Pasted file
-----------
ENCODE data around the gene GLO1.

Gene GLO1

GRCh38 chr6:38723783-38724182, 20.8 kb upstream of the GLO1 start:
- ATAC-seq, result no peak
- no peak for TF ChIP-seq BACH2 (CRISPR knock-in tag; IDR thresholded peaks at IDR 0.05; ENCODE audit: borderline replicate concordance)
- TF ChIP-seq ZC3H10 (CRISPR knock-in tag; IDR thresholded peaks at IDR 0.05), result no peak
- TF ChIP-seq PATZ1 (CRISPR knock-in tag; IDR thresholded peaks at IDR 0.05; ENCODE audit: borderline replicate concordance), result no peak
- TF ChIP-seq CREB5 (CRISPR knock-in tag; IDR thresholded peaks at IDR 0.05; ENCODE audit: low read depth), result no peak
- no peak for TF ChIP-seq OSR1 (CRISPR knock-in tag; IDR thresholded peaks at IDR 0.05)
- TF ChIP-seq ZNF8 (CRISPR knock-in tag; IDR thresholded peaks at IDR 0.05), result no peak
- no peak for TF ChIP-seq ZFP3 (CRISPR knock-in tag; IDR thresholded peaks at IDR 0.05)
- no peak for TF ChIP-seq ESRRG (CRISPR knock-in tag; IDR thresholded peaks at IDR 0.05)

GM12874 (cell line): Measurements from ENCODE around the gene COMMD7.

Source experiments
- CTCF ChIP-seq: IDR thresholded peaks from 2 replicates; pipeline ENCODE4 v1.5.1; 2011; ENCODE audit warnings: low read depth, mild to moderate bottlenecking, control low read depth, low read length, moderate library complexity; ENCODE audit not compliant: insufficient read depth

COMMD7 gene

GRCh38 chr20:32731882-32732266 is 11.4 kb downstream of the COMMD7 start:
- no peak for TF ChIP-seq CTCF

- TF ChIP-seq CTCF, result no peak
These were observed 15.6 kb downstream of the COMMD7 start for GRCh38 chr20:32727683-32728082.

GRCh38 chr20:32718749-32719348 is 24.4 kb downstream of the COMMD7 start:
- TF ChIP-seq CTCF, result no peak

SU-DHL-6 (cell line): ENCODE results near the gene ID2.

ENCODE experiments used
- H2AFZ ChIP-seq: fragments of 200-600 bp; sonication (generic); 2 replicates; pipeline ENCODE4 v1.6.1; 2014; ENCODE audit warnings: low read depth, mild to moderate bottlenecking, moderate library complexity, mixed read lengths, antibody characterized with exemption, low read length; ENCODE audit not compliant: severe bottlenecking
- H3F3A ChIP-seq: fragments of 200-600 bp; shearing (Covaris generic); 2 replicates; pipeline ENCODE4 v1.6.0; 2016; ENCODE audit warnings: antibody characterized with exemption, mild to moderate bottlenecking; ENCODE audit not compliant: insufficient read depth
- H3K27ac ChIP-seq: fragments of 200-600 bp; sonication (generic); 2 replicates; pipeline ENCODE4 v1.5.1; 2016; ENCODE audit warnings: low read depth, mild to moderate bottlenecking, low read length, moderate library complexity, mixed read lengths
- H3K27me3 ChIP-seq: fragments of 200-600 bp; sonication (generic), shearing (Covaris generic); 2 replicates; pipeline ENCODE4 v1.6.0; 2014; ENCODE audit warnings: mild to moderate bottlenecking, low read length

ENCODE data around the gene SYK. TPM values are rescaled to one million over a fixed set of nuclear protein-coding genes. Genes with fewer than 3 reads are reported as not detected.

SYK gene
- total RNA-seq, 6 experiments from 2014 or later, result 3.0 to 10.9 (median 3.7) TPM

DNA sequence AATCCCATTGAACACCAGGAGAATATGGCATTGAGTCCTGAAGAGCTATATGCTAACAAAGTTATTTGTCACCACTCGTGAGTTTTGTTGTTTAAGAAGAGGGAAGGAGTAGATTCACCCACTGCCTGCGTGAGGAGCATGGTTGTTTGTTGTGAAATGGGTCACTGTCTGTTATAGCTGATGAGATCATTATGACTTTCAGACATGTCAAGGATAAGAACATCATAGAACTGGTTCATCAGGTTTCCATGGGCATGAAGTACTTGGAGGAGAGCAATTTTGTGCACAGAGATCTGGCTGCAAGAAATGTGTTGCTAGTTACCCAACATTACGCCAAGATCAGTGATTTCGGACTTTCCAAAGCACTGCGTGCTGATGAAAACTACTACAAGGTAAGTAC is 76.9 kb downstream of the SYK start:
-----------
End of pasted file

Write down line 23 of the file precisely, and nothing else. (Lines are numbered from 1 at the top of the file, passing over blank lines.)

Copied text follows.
SU-DHL-6 (cell line): ENCODE results near the gene ID2.